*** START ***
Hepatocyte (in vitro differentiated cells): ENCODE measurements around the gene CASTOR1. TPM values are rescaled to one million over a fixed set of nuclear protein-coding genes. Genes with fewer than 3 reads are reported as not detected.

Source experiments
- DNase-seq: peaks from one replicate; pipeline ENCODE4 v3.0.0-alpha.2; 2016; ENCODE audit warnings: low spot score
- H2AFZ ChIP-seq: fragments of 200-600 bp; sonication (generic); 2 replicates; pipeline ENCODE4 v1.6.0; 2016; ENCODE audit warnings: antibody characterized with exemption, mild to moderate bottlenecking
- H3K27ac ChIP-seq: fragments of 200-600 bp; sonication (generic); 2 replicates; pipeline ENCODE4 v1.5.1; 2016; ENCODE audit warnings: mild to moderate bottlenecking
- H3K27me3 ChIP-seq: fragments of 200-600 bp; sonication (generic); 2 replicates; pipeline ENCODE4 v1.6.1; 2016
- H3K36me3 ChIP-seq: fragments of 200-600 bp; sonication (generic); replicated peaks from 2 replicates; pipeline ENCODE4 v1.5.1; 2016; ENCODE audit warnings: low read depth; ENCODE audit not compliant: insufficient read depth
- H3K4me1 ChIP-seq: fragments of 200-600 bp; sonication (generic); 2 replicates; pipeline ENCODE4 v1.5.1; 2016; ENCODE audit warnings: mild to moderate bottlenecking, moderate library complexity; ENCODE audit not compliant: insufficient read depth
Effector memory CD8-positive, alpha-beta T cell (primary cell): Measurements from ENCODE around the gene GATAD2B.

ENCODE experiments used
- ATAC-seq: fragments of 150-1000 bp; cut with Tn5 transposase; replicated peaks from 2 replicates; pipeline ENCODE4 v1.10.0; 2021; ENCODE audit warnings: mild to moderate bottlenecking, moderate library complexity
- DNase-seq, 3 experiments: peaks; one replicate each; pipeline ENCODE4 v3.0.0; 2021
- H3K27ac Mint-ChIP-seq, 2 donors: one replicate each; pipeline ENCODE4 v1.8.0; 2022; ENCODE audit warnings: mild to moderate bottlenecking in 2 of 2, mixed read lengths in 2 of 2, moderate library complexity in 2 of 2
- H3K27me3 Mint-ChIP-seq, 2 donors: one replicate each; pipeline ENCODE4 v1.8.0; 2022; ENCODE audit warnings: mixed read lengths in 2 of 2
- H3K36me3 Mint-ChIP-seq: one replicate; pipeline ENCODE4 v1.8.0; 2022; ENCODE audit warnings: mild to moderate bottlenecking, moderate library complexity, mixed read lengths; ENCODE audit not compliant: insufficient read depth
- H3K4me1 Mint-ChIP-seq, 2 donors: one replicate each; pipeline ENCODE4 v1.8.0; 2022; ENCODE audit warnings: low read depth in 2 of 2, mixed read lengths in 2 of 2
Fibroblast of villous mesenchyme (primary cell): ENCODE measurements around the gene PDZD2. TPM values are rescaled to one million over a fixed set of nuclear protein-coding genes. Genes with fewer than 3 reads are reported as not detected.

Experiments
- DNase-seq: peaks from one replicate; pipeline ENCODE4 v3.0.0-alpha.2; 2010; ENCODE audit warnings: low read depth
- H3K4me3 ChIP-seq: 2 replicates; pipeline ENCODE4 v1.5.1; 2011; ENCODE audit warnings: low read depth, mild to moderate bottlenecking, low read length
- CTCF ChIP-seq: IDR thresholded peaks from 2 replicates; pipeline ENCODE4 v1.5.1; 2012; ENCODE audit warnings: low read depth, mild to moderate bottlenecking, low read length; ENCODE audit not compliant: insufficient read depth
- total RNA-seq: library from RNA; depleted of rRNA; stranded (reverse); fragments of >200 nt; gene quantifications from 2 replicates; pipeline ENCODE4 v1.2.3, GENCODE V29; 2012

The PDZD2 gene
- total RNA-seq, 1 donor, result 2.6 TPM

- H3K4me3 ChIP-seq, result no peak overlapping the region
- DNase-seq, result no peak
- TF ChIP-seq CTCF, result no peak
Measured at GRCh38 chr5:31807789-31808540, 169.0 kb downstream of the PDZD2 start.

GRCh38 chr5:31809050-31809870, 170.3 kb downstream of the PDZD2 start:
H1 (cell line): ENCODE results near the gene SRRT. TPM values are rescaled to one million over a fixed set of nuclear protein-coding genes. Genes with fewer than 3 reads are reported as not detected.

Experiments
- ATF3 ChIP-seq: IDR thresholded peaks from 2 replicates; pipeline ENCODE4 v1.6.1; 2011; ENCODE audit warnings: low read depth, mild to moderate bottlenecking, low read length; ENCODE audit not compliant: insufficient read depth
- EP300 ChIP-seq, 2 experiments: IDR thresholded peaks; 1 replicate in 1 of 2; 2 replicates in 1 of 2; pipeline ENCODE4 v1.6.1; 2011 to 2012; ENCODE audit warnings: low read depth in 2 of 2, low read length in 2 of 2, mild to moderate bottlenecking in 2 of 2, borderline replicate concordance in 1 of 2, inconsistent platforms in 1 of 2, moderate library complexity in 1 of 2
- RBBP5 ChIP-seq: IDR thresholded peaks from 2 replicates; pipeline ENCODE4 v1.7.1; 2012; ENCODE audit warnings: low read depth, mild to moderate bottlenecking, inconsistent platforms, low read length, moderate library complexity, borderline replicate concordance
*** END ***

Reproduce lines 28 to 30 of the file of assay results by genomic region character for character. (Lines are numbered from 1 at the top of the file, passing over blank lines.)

Measured at GRCh38 chr5:31807789-31808540, 169.0 kb downstream of the PDZD2 start.

GRCh38 chr5:31809050-31809870, 170.3 kb downstream of the PDZD2 start:
H1 (cell line): ENCODE results near the gene SRRT. TPM values are rescaled to one million over a fixed set of nuclear protein-coding genes. Genes with fewer than 3 reads are reported as not detected.